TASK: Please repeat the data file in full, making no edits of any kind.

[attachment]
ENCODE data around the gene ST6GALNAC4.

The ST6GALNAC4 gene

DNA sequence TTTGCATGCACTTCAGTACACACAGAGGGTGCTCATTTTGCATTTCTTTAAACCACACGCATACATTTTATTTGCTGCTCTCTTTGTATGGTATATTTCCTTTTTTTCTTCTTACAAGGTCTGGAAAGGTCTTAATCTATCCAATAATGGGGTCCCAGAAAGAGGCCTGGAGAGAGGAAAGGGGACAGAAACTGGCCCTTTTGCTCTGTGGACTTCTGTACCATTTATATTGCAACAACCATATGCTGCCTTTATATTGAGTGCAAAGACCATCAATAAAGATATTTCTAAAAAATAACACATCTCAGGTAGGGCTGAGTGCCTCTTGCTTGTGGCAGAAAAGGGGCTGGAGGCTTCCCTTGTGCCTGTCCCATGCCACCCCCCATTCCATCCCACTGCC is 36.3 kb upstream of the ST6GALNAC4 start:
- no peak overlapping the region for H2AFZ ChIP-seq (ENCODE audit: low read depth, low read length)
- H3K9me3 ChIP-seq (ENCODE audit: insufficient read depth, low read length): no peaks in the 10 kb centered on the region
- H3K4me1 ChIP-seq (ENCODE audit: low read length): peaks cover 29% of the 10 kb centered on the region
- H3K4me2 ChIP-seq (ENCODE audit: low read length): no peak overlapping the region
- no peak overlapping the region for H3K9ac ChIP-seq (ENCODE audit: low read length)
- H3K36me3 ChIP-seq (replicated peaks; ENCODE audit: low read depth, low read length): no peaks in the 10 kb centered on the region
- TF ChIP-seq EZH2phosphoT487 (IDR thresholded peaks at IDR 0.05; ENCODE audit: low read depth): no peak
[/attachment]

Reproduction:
ENCODE data around the gene ST6GALNAC4.

The ST6GALNAC4 gene

DNA sequence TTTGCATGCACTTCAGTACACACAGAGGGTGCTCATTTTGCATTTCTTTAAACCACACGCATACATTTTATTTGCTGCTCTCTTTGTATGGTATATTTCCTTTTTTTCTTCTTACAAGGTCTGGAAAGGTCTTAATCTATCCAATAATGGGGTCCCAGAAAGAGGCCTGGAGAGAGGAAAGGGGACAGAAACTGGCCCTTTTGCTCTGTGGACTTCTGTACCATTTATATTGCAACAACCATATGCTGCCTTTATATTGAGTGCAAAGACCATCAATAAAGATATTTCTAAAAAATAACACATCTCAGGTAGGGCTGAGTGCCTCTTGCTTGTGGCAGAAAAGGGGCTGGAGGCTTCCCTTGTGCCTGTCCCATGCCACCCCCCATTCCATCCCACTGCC is 36.3 kb upstream of the ST6GALNAC4 start:
- no peak overlapping the region for H2AFZ ChIP-seq (ENCODE audit: low read depth, low read length)
- H3K9me3 ChIP-seq (ENCODE audit: insufficient read depth, low read length): no peaks in the 10 kb centered on the region
- H3K4me1 ChIP-seq (ENCODE audit: low read length): peaks cover 29% of the 10 kb centered on the region
- H3K4me2 ChIP-seq (ENCODE audit: low read length): no peak overlapping the region
- no peak overlapping the region for H3K9ac ChIP-seq (ENCODE audit: low read length)
- H3K36me3 ChIP-seq (replicated peaks; ENCODE audit: low read depth, low read length): no peaks in the 10 kb centered on the region
- TF ChIP-seq EZH2phosphoT487 (IDR thresholded peaks at IDR 0.05; ENCODE audit: low read depth): no peak